Grace-Rupley Professor of Physics
In 2008, Makoto Kobayashi and Toshihide Maskawa were awarded the Nobel Prize in Physics, recognized for their breakthrough discoveries in a line of research to which Ikaros Bigi has been a key contributor over the past three decades.
Bigi’s work centers around understanding how matter and antimatter relate to one another. Scientists originally viewed matter and antimatter as equal opposites that, upon meeting, would annihilate one another—an explanation that hardly accounts for the presence of life in the universe.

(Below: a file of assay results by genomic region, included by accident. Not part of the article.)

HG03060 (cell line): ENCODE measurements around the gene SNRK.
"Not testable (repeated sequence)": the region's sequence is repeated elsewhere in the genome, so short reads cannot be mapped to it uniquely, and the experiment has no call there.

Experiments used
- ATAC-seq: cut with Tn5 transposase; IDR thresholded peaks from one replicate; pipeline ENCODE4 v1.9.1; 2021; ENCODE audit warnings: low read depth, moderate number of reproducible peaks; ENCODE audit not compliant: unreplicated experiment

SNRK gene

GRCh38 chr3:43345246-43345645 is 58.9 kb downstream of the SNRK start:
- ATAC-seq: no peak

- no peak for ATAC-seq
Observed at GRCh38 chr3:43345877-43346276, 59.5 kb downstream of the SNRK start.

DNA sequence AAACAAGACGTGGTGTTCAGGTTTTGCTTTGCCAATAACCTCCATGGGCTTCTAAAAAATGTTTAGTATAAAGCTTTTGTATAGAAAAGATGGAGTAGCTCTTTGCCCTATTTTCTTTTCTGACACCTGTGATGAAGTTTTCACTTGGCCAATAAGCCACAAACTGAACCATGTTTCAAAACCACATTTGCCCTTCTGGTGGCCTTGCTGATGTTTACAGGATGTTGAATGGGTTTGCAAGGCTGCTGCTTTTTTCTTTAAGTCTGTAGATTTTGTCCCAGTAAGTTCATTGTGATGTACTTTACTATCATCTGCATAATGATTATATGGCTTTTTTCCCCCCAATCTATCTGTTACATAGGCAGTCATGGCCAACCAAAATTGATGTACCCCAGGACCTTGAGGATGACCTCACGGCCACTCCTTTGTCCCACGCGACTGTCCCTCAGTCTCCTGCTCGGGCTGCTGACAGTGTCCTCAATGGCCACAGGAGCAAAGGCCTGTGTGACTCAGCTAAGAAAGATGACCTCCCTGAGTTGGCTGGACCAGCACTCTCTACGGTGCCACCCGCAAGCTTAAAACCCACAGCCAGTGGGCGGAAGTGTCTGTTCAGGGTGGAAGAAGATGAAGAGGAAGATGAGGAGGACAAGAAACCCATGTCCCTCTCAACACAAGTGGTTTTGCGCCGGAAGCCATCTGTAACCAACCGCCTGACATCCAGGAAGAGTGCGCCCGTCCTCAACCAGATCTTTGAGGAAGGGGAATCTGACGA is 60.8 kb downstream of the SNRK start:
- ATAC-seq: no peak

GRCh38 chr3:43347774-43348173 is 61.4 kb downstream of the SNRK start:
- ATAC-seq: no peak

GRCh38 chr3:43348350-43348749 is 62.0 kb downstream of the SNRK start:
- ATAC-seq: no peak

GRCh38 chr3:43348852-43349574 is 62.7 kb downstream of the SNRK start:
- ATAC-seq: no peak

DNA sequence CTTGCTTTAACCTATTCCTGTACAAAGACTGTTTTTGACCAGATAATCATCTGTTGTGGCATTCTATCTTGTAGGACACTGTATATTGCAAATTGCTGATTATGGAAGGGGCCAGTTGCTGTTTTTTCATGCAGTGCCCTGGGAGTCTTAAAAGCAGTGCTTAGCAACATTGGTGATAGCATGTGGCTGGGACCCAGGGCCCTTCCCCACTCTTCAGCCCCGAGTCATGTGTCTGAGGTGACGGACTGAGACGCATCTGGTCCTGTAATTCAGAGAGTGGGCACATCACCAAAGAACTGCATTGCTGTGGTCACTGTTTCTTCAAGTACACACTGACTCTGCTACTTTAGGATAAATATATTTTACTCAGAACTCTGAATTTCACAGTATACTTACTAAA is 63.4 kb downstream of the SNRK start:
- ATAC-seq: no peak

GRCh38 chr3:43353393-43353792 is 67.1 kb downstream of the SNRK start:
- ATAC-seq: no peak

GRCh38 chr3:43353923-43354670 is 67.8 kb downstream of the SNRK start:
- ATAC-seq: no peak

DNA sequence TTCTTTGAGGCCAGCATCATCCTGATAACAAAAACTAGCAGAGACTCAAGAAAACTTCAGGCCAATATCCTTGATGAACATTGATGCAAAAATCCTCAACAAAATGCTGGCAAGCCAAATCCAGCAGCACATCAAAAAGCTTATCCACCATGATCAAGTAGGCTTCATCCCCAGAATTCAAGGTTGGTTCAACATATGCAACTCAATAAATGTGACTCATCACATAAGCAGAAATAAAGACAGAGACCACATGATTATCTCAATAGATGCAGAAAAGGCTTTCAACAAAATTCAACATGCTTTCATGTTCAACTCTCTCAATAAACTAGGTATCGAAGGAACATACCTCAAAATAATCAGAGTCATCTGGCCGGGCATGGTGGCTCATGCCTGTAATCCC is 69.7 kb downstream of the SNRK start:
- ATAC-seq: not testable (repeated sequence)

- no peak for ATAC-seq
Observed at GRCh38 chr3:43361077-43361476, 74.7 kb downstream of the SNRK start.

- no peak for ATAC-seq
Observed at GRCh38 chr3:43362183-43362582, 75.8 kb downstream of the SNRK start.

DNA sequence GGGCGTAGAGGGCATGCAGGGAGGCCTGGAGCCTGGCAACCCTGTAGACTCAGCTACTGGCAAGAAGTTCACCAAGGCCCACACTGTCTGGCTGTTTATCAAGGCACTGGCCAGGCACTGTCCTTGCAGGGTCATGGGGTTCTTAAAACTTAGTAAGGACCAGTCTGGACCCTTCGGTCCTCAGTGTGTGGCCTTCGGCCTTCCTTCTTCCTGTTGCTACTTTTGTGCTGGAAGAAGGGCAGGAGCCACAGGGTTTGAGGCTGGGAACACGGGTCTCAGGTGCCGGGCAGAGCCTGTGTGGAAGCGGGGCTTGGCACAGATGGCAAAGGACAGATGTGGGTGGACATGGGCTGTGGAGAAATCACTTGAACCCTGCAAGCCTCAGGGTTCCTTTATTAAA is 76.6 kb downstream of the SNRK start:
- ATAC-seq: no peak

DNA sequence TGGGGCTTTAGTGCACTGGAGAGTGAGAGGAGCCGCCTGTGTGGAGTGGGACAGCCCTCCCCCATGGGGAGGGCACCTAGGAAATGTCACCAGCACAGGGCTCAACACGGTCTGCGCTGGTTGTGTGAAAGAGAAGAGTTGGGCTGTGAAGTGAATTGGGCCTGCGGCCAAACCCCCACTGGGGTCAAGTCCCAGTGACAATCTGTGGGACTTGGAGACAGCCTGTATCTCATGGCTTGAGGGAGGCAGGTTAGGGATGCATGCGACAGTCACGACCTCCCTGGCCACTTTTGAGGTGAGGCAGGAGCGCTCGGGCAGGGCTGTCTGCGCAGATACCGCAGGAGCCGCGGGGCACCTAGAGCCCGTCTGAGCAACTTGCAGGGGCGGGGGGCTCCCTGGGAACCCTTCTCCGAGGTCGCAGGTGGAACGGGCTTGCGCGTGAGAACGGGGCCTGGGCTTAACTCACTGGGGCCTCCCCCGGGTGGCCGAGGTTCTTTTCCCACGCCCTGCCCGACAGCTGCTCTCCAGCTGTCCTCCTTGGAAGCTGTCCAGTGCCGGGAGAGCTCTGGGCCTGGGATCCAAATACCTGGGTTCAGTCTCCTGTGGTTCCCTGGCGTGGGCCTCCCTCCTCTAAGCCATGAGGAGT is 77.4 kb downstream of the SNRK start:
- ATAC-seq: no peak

A widely recognized particle physicist and theorist, Bigi has been central in showing that differences exist between matter and antimatter, referred to as CP violation—asymmetries that would show why the universe is not a vast empty void. In 2004, he was awarded the J.J. Sakurai Prize by the American Physical Society for his “pioneering theoretical insights that pointed the way to the very fruitful experimental study of CP violation in B decays.”
In 2000, earnings from the original Grace-Rupley Professorship were used to create a second endowed position in physics, named in honor of W.R. Grace & Co.’s former chairmen of the board, J. Peter Grace and Allen S. Rupley. Grace was also memorialized with the construction of Grace Hall at Notre Dame, a dormitory-turned-administrative building.